this sounds so corny that I kind of hate saying it — with some sort of
hope in there as well. Here are possibilities, ways to live your life.
Although I hate the idea of a message film — because I think the
important thing is to just make a good film. It's implicit all the way
through the story.
There's another film out now called Hats Off about a
93-year-old woman who became as an actress at 65 when her husband died.
Especially if you include the new Rolling Stones concert film (which is
of post-60 year-olds still rocking), is this a mini-trend of films
happening? What were your perceptions going into the film, how did they
change and what do you think about the idea of this being part of a
I can speak for Britain. I can't really speak for America, though I know
this country quite well since I was educated here and this is a world I
feel pretty comfortable in. But it would be presumptuous of me to speak
of Americans because I don't live here now. I do live in Britain and do
think that two things are happening. One, there is a kind of
reexamination of old age, and [two], that people are more and more
starting to get bored with [this] youth obsession, with that celebrity
obsession, and you're finding it more and more. There are a lot of
articles coming out in newspapers in Britain about actually, "you know
something, I'm fed up with this, it's so much of it" and you know, it's
actually quite refreshing.
I have a shot in the film which I'm really proud of. It's a shot of
Eileen after the announcement of [chorus member] Bob Salvini's death,
the first person who dies in the film, and they get on this bus and they
go to this prison to perform.
lot of people talk about the prison performance, which is, I think, very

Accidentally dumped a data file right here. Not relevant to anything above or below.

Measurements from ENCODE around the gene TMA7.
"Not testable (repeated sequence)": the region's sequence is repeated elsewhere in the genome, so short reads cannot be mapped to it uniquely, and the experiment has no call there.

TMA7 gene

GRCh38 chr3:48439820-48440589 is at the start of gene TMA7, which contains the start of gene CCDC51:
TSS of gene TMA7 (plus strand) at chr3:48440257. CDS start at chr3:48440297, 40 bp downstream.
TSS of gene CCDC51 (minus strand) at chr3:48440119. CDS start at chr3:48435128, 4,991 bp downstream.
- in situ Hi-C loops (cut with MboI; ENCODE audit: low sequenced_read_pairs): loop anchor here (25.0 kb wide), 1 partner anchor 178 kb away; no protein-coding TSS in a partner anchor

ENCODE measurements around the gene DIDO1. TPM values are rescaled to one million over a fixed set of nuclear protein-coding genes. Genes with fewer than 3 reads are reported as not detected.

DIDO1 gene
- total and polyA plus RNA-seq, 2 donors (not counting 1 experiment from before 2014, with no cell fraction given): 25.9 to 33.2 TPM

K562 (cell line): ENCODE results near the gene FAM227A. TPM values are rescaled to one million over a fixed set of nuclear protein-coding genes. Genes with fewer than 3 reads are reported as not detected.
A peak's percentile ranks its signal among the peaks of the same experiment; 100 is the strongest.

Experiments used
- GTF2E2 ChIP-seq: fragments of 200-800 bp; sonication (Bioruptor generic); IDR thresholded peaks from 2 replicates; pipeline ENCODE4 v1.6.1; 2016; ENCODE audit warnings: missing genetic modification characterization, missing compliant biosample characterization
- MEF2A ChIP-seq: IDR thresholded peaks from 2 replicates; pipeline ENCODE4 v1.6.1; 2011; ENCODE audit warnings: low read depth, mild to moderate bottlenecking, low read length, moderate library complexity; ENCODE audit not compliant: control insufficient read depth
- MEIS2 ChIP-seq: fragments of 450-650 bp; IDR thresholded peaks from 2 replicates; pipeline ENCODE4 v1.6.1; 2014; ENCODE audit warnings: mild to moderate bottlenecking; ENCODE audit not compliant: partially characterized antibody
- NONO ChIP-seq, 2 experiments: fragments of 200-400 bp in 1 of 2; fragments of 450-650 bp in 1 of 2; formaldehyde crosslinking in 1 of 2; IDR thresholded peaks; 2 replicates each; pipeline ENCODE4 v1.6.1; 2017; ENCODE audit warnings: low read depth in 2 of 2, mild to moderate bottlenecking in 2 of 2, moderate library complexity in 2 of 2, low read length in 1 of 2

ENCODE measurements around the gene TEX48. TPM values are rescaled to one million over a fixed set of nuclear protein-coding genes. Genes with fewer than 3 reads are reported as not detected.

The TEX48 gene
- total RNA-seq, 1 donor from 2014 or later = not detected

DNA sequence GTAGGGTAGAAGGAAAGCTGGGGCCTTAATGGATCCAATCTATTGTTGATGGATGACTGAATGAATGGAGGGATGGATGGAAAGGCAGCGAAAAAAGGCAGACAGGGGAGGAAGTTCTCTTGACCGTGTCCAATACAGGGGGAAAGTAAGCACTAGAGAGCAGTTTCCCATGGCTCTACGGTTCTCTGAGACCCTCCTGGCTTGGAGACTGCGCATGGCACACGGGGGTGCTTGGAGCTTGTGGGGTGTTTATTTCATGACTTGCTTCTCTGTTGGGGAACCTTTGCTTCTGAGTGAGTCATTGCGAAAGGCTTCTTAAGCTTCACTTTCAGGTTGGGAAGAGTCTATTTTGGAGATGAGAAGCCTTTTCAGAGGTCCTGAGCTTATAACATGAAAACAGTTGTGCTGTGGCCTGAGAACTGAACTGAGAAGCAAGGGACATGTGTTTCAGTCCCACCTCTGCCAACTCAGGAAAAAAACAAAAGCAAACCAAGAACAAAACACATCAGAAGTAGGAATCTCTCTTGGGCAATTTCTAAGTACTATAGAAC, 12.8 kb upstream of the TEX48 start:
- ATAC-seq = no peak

moving. But there is this shot just before they start, of all of them
lined up waiting to go into the courtyard, and there are these harsh
fluorescent lights throughout the prison, and this shot that I did on
Eileen's face full of lines. There are a million, billion lines in her
face, she looks like 170, and to me it's a beautiful face. I really
think she has a beautiful face — and I just hold the shot for ages. It's
a huge close-up. They've just heard this news [about his death], and you
can see she's registering what it all means when she's standing there
waiting to perform. To me, that shot speaks volumes.
This is not a woman who's botoxed to the hilt, this is not somebody
who's trying to be young in that kind of plastic sense, but this is
someone who's genuinely young at heart, somebody whose spirit is young —
and because it is, she's able to embrace her age at the same time and
not be frightened of it, not even to be frightened of death, which she
talks about quite openly. She even tells us where she's going to be when
she dies: on a rainbow.
That's amazing, and audiences respond really well to that. We've had so
many people who come out of screenings and say, "I'm so sick of all
these 'bang 'em up, shoot 'em up' movies, one after another, which is so
anti-life in a way and here are these real people, living with real life
and reaching out to us." They find that inspirational, as I did, but I
didn't think anybody else would. It was when I was making [the film],
but I was really shocked, and again — it's one of those verbs I really
hate using because it always looks awful — but actually it's completely
sincere, quite humbling actually, to see that response from others.
As a documentary filmmaker, you're always piecing together what's
dramatic and drives a story from the material you collect. But those
deaths were something couldn't have been anticipated. Was there
something else you focused on before death arrived and shifted the film?
When I first saw the chorus in London I was incredibly excited by the
challenge of [filming it]. I'd seen them before and I saw Eileen,
amongst the many others, step up to the microphone and sing "Should I
Stay or Should I Go" by The Clash. Great shock, amazing to watch, very
funny, but it could be a one-trick pony. You know, "ha ha that's great,
isn't that funny, goodbye, a five-minute news item, the end."
But when I saw that — and you don't have to be an Einstein to see it —
[I realized] what you're actually looking at is somebody singing about